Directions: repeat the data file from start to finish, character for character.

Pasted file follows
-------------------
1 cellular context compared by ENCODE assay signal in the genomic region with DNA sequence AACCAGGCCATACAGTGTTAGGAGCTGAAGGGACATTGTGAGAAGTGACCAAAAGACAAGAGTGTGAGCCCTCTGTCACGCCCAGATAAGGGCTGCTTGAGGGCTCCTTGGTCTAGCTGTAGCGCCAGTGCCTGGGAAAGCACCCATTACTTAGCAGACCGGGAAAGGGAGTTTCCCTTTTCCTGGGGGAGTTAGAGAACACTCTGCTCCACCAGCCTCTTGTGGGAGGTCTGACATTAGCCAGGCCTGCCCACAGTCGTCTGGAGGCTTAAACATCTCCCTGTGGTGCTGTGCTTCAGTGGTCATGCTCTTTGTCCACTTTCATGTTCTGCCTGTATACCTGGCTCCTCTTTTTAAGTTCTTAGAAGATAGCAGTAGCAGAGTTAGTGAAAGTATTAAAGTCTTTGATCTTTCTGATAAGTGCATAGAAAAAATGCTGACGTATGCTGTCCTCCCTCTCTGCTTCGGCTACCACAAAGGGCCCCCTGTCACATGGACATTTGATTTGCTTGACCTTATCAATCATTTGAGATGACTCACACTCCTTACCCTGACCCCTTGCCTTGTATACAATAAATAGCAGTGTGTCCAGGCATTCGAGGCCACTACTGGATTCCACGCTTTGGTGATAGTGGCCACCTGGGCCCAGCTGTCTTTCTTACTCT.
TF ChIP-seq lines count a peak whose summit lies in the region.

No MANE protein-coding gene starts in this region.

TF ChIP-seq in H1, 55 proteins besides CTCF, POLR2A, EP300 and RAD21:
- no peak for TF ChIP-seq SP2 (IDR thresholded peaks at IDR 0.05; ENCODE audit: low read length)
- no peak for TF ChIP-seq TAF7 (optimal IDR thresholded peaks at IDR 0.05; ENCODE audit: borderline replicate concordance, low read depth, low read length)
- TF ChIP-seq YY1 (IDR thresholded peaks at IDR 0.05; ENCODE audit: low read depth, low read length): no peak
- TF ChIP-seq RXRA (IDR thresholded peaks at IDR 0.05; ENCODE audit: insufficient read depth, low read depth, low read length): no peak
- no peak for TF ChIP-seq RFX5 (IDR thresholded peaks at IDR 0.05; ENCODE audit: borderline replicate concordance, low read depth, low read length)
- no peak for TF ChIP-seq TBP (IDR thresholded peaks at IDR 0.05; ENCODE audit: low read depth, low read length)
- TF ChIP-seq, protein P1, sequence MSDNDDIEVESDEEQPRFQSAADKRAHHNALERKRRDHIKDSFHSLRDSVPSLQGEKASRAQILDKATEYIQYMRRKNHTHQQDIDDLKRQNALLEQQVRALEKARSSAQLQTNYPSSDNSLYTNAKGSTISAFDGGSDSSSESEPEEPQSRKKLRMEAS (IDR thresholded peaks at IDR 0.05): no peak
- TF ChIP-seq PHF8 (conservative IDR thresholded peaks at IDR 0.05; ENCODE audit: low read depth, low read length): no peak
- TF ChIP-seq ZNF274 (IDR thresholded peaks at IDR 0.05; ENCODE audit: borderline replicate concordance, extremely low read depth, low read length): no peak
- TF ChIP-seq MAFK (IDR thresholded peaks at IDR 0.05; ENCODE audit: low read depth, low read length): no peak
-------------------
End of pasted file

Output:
1 cellular context compared by ENCODE assay signal in the genomic region with DNA sequence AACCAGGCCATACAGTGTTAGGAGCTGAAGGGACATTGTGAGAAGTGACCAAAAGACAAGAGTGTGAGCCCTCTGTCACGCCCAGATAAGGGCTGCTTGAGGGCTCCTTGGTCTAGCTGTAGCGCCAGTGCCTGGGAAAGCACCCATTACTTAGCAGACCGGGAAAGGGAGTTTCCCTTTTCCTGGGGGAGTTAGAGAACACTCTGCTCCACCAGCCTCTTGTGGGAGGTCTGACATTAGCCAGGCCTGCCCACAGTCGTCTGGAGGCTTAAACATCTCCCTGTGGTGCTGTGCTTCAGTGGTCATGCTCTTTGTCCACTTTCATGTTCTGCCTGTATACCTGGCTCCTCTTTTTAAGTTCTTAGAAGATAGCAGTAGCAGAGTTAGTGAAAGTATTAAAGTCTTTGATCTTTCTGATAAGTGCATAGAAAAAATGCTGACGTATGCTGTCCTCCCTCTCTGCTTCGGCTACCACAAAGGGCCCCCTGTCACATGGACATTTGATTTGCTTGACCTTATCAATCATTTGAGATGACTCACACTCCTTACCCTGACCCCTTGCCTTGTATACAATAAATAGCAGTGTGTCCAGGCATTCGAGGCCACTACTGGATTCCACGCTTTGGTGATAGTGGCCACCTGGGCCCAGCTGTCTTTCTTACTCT.
TF ChIP-seq lines count a peak whose summit lies in the region.

No MANE protein-coding gene starts in this region.

TF ChIP-seq in H1, 55 proteins besides CTCF, POLR2A, EP300 and RAD21:
- no peak for TF ChIP-seq SP2 (IDR thresholded peaks at IDR 0.05; ENCODE audit: low read length)
- no peak for TF ChIP-seq TAF7 (optimal IDR thresholded peaks at IDR 0.05; ENCODE audit: borderline replicate concordance, low read depth, low read length)
- TF ChIP-seq YY1 (IDR thresholded peaks at IDR 0.05; ENCODE audit: low read depth, low read length): no peak
- TF ChIP-seq RXRA (IDR thresholded peaks at IDR 0.05; ENCODE audit: insufficient read depth, low read depth, low read length): no peak
- no peak for TF ChIP-seq RFX5 (IDR thresholded peaks at IDR 0.05; ENCODE audit: borderline replicate concordance, low read depth, low read length)
- no peak for TF ChIP-seq TBP (IDR thresholded peaks at IDR 0.05; ENCODE audit: low read depth, low read length)
- TF ChIP-seq, protein P1, sequence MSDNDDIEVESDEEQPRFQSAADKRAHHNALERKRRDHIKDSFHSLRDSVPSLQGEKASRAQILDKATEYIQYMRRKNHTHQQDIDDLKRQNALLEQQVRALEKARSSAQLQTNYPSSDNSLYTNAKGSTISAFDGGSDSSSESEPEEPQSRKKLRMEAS (IDR thresholded peaks at IDR 0.05): no peak
- TF ChIP-seq PHF8 (conservative IDR thresholded peaks at IDR 0.05; ENCODE audit: low read depth, low read length): no peak
- TF ChIP-seq ZNF274 (IDR thresholded peaks at IDR 0.05; ENCODE audit: borderline replicate concordance, extremely low read depth, low read length): no peak
- TF ChIP-seq MAFK (IDR thresholded peaks at IDR 0.05; ENCODE audit: low read depth, low read length): no peak